Making a claim for workers' compensation
If you have a work-related injury or illness, you may be eligible to receive compensation or other entitlements under the Seafarers Rehabilitation and Compensation Act 1992 (Seafarers Act).
Coverage by the Seacare scheme
Certain employees in the maritime industry are covered for workers’ compensation and rehabilitation arrangements under the Seafarers Act.
See Who is covered for more information on coverage.
Injury or illness from work
The Seafarers Act covers injury and illness which is work-related. This means you can claim compensation if you believe your injury or illness occurred at work or was materially contributed to, or aggravated by, your work.
In general, you can make a claim for workers’ compensation if your injury or illness occurred:
- while you were on board a vessel on which you were employed
- while you were temporarily absent from that vessel on an ordinary break in your employment
- while you were travelling between your place of residence and workplace, or
- while undergoing a required course of training.
Making a claim for workers’ compensation
If you have experienced an injury or illness from work, there are steps you need to follow.
1. Notify your employer
If you are injured at work or contract a work-related illness, you must notify your employer in writing as soon as possible after becoming aware of the injury, illness, loss or damage.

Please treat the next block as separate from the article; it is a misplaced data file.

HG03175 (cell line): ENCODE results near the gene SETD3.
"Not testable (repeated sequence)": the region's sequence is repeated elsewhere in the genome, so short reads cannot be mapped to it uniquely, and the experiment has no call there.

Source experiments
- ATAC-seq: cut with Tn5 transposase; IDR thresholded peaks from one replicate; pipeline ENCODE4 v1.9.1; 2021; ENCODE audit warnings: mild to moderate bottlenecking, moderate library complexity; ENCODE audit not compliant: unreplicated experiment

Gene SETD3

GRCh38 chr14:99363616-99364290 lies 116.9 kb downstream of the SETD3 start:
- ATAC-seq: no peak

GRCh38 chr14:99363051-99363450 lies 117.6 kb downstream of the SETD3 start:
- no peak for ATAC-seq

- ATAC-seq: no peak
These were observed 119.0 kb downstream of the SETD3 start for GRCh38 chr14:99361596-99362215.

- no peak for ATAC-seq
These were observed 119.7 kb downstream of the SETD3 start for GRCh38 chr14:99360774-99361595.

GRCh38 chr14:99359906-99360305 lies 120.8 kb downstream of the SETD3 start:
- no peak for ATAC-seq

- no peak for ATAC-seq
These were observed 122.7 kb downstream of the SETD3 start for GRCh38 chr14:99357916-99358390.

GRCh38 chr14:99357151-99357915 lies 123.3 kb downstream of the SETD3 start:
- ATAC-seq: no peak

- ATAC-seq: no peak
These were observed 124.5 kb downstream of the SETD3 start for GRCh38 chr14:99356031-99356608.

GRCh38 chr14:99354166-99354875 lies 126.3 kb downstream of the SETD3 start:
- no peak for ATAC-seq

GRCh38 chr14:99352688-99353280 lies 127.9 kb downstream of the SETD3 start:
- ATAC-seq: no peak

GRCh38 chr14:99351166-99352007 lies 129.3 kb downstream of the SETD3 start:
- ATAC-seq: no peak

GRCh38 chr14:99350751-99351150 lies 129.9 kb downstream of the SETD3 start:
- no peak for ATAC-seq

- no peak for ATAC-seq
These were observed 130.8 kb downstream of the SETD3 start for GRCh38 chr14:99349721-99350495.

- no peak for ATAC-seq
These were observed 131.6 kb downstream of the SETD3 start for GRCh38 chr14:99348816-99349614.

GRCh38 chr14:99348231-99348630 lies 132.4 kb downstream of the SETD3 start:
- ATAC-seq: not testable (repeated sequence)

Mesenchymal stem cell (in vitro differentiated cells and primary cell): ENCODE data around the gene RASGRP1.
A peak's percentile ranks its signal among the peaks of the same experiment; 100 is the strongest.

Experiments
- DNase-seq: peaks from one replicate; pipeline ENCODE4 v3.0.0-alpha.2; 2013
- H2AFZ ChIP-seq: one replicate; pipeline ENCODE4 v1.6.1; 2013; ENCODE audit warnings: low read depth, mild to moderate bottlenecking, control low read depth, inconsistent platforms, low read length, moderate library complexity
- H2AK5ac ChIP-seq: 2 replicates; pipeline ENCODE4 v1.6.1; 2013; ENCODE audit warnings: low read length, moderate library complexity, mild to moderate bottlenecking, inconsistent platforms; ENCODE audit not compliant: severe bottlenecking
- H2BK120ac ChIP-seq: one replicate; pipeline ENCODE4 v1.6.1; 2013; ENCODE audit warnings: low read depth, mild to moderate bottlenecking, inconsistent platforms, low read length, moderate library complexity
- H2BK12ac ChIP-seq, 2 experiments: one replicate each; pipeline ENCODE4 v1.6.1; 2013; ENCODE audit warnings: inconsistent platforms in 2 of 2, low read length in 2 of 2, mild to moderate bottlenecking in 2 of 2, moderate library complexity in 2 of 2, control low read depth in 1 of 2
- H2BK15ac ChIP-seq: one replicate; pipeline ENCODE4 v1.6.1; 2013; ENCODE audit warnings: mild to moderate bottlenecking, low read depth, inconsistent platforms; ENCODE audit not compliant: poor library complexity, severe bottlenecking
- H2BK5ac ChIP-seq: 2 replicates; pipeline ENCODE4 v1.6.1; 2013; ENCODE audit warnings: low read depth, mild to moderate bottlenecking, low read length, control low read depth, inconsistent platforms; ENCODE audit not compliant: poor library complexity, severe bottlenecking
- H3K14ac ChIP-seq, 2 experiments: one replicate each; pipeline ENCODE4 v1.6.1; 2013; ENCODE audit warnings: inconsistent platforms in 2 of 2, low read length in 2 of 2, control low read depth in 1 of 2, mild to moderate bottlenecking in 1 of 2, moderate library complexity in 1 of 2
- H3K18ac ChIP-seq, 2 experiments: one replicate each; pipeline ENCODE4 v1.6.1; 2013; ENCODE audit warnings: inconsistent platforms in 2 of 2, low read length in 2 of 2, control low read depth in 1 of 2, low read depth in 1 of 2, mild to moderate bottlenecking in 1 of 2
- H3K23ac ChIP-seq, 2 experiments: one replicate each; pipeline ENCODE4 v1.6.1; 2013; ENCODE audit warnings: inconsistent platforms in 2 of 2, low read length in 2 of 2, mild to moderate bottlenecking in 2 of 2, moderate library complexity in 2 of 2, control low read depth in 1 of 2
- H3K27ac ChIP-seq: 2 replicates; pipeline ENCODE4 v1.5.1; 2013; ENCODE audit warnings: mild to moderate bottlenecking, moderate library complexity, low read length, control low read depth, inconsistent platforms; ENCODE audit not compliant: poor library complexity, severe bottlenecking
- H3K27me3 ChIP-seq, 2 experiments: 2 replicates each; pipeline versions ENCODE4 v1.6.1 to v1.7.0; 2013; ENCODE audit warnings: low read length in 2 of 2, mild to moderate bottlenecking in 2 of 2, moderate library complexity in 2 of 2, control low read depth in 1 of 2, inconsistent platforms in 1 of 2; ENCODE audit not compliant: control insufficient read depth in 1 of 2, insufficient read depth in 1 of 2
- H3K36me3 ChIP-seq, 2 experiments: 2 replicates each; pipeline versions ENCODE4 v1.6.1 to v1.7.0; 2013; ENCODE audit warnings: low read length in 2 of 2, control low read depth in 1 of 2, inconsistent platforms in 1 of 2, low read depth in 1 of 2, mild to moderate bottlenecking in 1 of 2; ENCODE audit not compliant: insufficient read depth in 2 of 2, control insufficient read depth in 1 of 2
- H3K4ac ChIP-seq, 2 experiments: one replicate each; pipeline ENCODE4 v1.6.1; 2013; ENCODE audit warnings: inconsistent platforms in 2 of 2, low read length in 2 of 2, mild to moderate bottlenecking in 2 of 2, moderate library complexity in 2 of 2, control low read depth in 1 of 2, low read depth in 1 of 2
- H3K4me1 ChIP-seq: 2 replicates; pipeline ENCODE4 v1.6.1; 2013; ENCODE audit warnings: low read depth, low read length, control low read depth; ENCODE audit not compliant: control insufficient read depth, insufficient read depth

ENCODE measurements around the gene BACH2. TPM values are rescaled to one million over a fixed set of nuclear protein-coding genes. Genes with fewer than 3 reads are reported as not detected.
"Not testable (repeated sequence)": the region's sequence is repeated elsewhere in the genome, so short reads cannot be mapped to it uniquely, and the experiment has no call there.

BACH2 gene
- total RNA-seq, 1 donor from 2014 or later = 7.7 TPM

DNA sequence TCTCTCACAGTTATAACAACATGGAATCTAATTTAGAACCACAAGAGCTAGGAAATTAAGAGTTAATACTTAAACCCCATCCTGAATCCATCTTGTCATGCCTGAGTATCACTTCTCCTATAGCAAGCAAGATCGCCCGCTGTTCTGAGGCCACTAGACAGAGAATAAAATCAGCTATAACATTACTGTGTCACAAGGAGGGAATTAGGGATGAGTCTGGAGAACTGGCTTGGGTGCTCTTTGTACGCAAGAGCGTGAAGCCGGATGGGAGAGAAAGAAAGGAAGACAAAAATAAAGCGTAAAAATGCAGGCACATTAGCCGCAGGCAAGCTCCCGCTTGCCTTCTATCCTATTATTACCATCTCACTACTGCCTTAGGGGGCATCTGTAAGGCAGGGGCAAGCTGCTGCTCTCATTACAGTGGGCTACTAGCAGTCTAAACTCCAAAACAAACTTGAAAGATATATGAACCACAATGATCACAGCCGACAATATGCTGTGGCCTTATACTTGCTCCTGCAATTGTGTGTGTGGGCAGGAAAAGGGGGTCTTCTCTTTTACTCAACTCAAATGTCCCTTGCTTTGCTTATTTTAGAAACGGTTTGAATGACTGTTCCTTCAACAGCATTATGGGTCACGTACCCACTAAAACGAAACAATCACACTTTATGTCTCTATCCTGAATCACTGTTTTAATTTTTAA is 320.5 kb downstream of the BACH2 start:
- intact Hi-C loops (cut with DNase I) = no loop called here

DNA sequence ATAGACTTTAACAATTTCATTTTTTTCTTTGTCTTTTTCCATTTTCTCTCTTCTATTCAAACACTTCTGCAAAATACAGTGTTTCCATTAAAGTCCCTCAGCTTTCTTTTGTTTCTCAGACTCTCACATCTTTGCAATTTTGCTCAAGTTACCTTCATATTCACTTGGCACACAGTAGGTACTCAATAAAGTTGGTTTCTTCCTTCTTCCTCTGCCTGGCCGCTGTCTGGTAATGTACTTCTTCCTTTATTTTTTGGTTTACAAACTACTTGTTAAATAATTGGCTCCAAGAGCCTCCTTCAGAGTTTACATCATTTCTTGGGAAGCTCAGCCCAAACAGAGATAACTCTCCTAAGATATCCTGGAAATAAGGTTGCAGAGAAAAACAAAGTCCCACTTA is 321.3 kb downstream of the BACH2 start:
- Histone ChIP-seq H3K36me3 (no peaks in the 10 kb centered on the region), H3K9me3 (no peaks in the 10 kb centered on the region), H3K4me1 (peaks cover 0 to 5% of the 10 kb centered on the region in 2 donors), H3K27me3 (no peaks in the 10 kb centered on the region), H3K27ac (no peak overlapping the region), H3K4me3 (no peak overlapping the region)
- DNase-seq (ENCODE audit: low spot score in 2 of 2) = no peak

If your employer does not have an incident report form, you can provide written notice by letter or email.
You may notify your employer through the ship’s master.
Notifying your employer is important, as early notification leads to better injury and return to work outcomes.
2. Seek treatment and obtain a medical certificate
You should seek medical attention from a medical practitioner as soon as possible after experiencing an accident, injury or illness arising out of, or during, employment.
For an employer to consider a claim for workers’ compensation, a medical certificate from a legally qualified medical practitioner is required.
You have the right to select your own legally qualified medical practitioner, who can be a general practitioner or a specialist, such as a surgeon, psychiatrist or a dentist.
The medical practitioner will need to complete a medical certificate which includes:
- a diagnosis of the injury or condition for which you are claiming workers' compensation